New York City
New England Conservatory of Music, Bachelor of Music
Do you have a specific writing style?
The part of me that writes won’t take commands from anyone, least of all from me. When I try to give it an order it just shuts down. Yet when left alone it starts to write the way it wants to write, and will even consider suggestions, so I guess that’s my specific style.
What is your greatest challenge as a writer?
To find out, as I write a poem, why I needed to start it.
Title of your work in Crack the Spine and a brief description
The title of my poem in Crack the Spine is “perky.” It relates the experience of a brother and sister who let their parakeet out of its cage while their parents are out.
What inspired the work?
A childhood event in which I suddenly saw my parents as a struggling couple needing a break from their cage of responsibilities—which included me.
Tell us about another project you have published
My most recent collection is Night Watch. Its 19 linked poems chronicle, in diary form, the loss of a loved one from acute leukemia. While the result of the disease was grim, these poems are not; rather, they are even-tempered, plainspoken, affectionate, accepting.
Where can we find this work?
Night Watchis available at the Finishing Line Press website or at Amazon.
How often do you write?
Monday through Friday mornings. I’m also a musician, a drummer, so my work in that is mostly afternoons and night.
Where do you write?
In New York we are lucky to have The Writers Room, where writers rent inexpensive desk space. I find writing at home too distracting.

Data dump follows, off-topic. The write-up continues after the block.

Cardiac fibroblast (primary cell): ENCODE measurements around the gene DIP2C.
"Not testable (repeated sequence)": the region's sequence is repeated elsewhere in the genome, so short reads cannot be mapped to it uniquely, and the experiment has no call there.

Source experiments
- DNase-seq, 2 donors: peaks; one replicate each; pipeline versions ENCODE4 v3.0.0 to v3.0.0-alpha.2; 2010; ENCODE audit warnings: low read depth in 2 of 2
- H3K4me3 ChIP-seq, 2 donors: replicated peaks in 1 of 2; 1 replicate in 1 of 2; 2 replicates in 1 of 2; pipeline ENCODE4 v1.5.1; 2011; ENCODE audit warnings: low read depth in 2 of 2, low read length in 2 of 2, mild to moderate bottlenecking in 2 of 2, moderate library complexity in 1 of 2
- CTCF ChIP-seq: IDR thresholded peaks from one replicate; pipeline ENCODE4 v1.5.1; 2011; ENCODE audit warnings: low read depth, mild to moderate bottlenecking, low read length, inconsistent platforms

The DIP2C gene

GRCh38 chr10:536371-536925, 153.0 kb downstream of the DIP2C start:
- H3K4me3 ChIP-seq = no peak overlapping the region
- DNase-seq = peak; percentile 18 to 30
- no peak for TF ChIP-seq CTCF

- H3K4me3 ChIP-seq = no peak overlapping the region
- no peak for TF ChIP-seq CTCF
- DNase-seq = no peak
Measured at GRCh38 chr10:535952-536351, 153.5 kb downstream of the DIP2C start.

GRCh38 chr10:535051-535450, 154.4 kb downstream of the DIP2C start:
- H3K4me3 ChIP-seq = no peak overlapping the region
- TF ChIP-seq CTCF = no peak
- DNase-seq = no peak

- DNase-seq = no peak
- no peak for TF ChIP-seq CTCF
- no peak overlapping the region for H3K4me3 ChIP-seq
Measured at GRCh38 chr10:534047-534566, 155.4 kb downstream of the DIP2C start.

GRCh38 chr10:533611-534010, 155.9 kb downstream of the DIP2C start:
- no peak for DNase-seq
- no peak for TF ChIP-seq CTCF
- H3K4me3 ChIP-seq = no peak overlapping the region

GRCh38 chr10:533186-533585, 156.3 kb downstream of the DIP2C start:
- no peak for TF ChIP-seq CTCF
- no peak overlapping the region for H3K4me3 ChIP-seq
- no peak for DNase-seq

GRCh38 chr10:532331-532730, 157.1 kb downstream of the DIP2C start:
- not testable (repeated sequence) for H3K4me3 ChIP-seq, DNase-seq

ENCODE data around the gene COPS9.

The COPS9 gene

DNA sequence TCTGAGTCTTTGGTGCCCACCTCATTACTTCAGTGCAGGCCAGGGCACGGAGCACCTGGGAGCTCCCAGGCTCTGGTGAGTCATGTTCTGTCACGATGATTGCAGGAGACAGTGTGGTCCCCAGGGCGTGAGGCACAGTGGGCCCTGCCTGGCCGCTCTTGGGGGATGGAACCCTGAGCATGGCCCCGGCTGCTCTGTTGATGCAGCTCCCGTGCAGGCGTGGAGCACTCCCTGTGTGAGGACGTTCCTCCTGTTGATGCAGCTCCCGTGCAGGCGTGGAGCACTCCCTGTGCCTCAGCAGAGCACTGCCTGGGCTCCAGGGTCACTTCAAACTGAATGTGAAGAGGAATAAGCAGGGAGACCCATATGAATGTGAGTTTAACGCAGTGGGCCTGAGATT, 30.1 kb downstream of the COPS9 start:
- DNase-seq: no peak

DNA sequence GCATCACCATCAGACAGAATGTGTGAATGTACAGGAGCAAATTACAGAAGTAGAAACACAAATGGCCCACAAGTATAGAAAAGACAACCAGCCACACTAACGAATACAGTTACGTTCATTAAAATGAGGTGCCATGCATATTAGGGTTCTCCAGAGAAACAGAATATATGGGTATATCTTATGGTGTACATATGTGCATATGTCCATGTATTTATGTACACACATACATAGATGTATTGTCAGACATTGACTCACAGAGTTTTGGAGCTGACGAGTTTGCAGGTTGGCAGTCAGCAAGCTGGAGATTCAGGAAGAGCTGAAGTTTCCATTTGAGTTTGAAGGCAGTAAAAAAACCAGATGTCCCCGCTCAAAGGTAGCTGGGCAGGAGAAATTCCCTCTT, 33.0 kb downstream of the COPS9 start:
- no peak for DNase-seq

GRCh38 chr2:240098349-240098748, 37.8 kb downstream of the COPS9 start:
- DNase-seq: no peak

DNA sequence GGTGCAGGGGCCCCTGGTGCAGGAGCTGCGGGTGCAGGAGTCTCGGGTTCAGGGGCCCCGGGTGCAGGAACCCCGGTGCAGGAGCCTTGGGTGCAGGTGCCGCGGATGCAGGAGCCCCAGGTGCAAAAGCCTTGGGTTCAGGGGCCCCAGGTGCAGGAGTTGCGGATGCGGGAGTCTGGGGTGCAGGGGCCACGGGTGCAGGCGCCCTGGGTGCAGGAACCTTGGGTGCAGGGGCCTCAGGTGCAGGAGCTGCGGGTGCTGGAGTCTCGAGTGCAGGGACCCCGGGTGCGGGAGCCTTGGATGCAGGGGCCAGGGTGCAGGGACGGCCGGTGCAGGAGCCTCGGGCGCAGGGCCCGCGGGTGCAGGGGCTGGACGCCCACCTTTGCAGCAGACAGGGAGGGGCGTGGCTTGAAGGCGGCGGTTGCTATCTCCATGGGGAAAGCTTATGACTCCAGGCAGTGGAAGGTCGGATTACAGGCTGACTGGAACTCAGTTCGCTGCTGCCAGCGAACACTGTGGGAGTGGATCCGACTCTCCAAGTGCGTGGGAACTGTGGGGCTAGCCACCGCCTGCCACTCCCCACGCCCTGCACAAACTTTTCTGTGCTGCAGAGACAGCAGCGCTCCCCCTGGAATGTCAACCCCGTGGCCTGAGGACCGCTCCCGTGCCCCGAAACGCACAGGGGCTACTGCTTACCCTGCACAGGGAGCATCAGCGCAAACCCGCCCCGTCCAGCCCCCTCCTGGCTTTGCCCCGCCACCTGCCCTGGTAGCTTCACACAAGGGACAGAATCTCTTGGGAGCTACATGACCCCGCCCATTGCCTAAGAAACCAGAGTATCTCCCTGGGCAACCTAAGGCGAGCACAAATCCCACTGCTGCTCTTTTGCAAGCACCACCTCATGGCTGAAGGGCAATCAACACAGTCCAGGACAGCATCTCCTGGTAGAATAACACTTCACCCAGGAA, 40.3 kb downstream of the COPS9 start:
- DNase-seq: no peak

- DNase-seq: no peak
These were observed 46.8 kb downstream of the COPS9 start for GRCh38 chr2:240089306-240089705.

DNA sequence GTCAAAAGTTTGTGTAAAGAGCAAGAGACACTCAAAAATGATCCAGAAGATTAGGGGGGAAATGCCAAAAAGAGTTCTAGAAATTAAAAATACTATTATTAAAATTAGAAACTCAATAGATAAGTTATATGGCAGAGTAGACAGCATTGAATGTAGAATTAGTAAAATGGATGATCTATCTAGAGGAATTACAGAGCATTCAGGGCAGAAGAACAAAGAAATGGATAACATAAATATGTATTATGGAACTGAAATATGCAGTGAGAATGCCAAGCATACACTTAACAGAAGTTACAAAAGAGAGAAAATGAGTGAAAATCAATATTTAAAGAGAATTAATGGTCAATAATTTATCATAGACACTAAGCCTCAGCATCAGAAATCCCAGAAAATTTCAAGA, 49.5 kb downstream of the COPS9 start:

What are your thoughts on writing at a computer vs. writing longhand?
I do both. Most of my poems begin with some kind of random prompt I sketch out in longhand. Then I commit to the hard work at the computer. But since I revise a lot, I handwrite each poem I’m working on once a week. This slows me down, forces me to revisit every line, and I always find something I‘ve overlooked.
What is your usual starting point for a piece?
Something happens that I don’t understand but need to; I write out of bewilderment.
What is the greatest occupational hazard for a writer?
The temptation to become an author. As writers we write in private; as authors we present our work to the public. One’s author side, wanting a certain public result, can suck the blood out of one’s writer side. That’s a vampire we need to keep at bay with a cross, garlic, stakes—whatever it takes.
What is your favorite word?
What makes you laugh?
Dreams. I often wake myself up laughing.
What’s in that cup on your desk?
Just Mud Truck coffee. After all, I do write in the morning.
Personal website: www.markbelair.com